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The Science of Sales - How to Prospect Professionally

It was a busy Wednesday and I received a call from a Sales Manager from a software company who is prospecting me and called me for a sales appointment. His purpose of calling me is to meet me. When I asked for what purpose? He said, "I want to meet you to find out more about your business." I replied, "Ok, understood and for what purpose?" and he got stucked with no answer. 

I asked him, "Is that all? Is this how you sell? What is your results?". This guy became very uncomfortable and started apologising. 

Folks, if you are out there to create value for the world, selling is a skill you must constantly develop! Always research the person, company or industry before you call them and "KNOW WHY" you are calling them. Don't waste people's time! 

When you call a Prospect, communicate the intention of your call, request for meeting and share how you have helped people or companies in the past and if you could be of assistance to them. If they say no interest at the moment, thank them and send them a thank you email or a thank you greeting card. 

How to Have a Meaningful Sales Call?

1. Know "Why" you're having the conversation.

Every conversation must have a point, or else, what's the point of having it? *duh* 

With friends and family, the "point" is often to simply enjoy each other's company. You already know how to do that. So, relax and have fun but if it's a business call, be purposeful in the call. Set the objective and provide value. 

In business / office, though, there's always an agenda to every conversation, even if it seems as if the conversation is only to "get to know" you better (or vice-versa), until such time as your co-worker becomes a friend or a family member.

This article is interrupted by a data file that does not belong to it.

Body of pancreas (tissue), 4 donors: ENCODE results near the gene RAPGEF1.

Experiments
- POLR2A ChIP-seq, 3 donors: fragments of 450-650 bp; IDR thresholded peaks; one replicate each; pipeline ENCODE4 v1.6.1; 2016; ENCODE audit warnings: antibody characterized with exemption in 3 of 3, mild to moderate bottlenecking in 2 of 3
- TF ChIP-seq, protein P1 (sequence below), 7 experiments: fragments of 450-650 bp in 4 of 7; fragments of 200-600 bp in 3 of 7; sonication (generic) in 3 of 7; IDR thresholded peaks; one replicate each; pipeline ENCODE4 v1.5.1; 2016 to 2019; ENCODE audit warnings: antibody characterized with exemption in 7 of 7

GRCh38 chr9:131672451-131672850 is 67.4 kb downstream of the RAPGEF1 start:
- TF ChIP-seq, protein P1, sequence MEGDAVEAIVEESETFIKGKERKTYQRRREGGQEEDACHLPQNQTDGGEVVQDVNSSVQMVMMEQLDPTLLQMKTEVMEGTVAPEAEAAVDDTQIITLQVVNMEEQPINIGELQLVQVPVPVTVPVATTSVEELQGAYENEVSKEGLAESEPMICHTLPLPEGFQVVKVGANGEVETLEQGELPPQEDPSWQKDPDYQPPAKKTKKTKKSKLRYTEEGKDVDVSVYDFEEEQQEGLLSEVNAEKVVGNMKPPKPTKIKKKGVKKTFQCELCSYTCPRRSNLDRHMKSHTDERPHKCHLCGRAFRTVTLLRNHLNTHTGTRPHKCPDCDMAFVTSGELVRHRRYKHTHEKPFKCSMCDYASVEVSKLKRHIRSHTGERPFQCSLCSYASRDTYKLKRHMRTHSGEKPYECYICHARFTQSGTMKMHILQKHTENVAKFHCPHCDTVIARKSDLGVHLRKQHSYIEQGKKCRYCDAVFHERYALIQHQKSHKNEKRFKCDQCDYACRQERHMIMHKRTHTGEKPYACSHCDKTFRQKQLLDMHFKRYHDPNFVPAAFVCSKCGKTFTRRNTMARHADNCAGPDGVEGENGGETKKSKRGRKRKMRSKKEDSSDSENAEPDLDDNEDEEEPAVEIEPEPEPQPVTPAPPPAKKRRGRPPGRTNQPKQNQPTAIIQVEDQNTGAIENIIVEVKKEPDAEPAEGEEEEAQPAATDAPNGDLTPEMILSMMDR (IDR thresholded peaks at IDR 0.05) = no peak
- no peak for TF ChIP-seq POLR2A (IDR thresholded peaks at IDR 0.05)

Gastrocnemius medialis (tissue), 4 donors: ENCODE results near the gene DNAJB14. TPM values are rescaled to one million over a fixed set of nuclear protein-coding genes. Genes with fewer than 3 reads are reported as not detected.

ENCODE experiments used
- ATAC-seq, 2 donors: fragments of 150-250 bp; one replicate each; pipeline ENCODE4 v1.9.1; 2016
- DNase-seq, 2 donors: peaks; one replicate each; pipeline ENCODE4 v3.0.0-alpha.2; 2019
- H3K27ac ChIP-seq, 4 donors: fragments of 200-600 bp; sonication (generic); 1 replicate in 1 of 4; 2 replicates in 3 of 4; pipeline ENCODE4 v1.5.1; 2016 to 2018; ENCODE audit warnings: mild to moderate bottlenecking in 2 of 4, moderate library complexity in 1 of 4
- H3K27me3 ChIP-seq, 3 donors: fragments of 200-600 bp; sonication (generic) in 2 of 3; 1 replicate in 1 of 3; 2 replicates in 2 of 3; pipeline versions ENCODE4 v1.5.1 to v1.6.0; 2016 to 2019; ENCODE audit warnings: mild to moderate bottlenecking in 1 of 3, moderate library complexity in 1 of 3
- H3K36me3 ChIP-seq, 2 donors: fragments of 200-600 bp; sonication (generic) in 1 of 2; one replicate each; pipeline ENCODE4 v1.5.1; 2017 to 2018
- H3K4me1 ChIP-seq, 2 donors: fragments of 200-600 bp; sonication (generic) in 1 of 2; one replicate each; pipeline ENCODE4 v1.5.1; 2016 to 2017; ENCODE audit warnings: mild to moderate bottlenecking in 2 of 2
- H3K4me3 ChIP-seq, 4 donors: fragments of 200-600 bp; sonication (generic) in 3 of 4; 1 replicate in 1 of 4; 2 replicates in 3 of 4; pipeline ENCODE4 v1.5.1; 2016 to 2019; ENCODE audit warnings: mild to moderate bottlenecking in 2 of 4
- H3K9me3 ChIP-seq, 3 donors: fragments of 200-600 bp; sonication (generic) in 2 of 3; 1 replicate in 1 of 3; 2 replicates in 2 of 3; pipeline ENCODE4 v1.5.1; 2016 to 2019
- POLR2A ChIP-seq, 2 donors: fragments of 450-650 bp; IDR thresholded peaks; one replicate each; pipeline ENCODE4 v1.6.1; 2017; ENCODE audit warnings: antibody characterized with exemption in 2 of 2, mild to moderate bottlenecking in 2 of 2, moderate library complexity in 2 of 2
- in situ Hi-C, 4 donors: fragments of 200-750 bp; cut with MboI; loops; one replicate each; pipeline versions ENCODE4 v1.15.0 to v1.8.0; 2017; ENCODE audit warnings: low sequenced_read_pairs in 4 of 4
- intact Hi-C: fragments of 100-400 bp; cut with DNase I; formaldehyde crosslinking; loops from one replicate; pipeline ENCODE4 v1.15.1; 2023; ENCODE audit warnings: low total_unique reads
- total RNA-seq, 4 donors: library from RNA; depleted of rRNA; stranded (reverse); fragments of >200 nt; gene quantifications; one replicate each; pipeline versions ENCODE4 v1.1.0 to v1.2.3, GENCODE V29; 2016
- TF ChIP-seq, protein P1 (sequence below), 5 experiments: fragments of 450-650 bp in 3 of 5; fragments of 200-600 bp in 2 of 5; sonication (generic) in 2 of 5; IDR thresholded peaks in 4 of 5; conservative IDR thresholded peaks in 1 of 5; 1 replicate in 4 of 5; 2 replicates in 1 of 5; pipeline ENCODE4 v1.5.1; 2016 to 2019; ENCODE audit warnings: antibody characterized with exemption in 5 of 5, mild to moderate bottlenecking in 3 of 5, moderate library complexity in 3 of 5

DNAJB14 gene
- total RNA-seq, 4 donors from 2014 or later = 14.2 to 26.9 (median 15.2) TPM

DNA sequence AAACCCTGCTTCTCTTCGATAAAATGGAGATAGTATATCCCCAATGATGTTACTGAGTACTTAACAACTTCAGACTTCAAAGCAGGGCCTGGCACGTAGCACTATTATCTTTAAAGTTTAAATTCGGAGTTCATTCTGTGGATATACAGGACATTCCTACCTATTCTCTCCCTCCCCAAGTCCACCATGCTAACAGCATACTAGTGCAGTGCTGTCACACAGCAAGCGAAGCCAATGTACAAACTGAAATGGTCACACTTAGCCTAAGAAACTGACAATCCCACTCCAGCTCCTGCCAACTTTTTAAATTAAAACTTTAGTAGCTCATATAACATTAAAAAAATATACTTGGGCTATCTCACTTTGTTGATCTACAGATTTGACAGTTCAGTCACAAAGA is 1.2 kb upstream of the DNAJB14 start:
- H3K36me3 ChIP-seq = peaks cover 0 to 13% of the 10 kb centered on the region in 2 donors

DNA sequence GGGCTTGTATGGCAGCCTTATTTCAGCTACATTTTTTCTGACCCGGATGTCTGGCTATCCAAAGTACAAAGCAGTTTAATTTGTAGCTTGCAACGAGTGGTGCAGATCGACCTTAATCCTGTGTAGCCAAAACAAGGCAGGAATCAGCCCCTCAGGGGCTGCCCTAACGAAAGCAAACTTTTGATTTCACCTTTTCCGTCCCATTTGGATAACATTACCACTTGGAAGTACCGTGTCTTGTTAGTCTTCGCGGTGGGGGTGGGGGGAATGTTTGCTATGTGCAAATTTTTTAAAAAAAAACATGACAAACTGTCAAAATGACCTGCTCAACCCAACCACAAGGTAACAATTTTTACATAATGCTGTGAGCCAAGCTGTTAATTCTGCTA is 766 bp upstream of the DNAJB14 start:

Therefore, whenever you start a conversation in the office (and this includes customers, bosses, colleagues, and the auntie who cleans the office and clear your paper bin), have an explicit goal in mind. That way you're less likely to waste time and energy.

Similarly, if somebody opens a conversation with you, it's worthwhile to wonder why the conversation is happening and why now. It's not worth obsessing about it, but if you've got a sense of the "why" it's easier to get "where" the conversation needs to go.

2. Ignore your "Monkey mind" (Mr. Yadaa-Yadaa).

The ancient Chinese believed everyone has a "monkey mind" that jumps from thought to thought, like so:

"Eh, what is she thinking about me?"
"Errrr...will I make this sale?"
"What if I can't pay the rent next month?"
"Gosh! That wallpaper is ugly."
"I've got to get the airport in two hours."

This constant mental noise pulls your attention away from the customer and towards your own perspectives, priorities and goals.

If you listen to your "monkey mind," you'll only hear a percentage of what the other person is saying. In all likelihood, you'll misunderstand and misremember what was said.

3. Acknowledge What You've Heard.

When the other person has finished speaking, re-describe, and characterize what the other person just said. This confirms that you were really listening to the other person, rather than your internal dialog ("monkey mind").

It also prevents you from continuing the conversation based upon a misunderstanding. The restatement gives the other person an opportunity to correct your perception or elaborate as necessary to make sure that you "get it."

4. Think and Then Respond.

Pause a moment to consider what you heard and have echoed back. Respond with a statement, story, or question that adds to the conversation and moves it closer to its point and purpose.

Having this kind of conversation is both difficult and easy. It's difficult because some people's "monkey minds" are the size of King Kong and chatter so loudly that they can't hear anything else.

However, once you've learned to ignore the chatter, this way of listening, reflecting, and talking quickly becomes second nature. And that's the easy part.


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